By Barry Reese
Like many of the Rook’s dedicated fans, I’ve been very anxious to read the latest volume in this marvelous new pulp series; especially since it is the first such debuting from Reese’s new publisher, Pro-Se Productions. Shifts from one publisher to another can produce some bumps in the road but I was very happy to see this transition was handled smoothly. In fact this may be the best Rook collection ever produced.
Allow me to add that the author himself has publicly stated he was not completely satisfiend with his recent outings as his large supporting cast somehow began to take over the center spotlight away from the series’ star, crime-busting avenger, Max Davies. Davies, for those of you just now becoming acquainted with this series, is a wealthy, Atlanta based business man who leads a secret life as the avenger known world wide as the Rook. Through the previous five volumes published via Wild Cat Books, we’ve learned of Davies’ history, the murder of his father and subsequent haunting that propelled him into his career as a vigilante. We’ve met his closest friends, hero allies and a gang of some of the most dastardly villains ever to grace a pulp yarn.
With this latest entry in the Rook saga, we’re given three exceptional stories that move at lightning speed and offer up thrills galore. The first and longest tale has the Rook going up against a classic German pulp hero from the 1930s, Sun Koh, a Prince from Atlantis who time travels from the past to the 30s in an effort to save his people and the Aryan race. Sun Koh was an authentic pulp character whose exploits were ended when the Nazis regime, who despised the fanciful literature of the pulps, became threatened by his popularity. The battle between these two unyielding giants is a real clash of titans, never mind that Reese also throws in three very saucy female Axis agents known as the Furies. (The cover alone says it all.)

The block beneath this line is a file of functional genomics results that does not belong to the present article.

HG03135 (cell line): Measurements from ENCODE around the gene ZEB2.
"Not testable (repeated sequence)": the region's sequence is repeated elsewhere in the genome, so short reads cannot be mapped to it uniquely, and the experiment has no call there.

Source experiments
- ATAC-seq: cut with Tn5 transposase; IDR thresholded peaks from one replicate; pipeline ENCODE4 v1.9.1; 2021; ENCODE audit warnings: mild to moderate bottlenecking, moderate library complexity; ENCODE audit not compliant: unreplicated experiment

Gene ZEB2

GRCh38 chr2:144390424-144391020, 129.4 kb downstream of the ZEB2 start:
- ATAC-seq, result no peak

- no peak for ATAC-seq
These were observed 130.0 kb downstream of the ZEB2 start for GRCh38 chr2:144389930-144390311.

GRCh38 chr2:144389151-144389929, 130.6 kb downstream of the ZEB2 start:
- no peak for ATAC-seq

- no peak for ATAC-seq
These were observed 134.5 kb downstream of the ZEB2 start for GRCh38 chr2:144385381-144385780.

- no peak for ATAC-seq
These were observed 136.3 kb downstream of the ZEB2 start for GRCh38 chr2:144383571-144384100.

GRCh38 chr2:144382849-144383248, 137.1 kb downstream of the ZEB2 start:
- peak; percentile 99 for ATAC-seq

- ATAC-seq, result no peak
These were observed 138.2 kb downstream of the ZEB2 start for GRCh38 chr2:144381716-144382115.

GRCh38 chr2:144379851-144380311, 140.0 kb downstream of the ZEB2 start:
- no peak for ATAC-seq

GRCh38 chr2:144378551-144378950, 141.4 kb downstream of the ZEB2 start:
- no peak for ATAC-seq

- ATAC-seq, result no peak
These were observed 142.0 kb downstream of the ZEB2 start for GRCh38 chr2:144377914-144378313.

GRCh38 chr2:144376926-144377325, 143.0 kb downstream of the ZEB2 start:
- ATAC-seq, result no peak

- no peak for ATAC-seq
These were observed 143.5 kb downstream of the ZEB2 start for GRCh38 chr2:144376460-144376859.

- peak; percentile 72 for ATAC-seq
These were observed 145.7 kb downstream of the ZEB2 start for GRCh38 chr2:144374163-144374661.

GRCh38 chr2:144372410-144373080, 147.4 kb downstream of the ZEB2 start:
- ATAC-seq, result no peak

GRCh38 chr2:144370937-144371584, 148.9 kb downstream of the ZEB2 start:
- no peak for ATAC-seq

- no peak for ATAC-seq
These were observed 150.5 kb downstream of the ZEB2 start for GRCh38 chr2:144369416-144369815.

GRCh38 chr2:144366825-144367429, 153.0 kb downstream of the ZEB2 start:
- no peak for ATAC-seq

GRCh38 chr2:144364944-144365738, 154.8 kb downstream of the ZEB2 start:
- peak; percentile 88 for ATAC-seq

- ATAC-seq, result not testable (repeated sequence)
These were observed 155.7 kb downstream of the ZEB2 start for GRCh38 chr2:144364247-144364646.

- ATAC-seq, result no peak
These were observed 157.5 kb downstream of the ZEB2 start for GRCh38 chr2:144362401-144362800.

The second and shortest story is a weird outing about a haunted western town and the curse put upon. The opportunity to see the Rook as a “cowboy” works extremely well and is a real hoot. Finally the volume closes with the Rook teaming up with as yet another Reese creation, Lazarus Gray and his Sovereign City team known as Assistance Unlimited. They are Reese’s tip of the pulp fedora to the Avenger and his Justice, Inc. In this auspicious meeting, the Rook and Gray hunt a lunatic serial killer who is under the influence of a spectral being calling herself Lady Death.
Barry Reese’s Rook series is one of the major highlights of the New Pulp Fiction movement sweeping the American literary scene. If you are not reading them yet, it’s time you got caught up on the fun.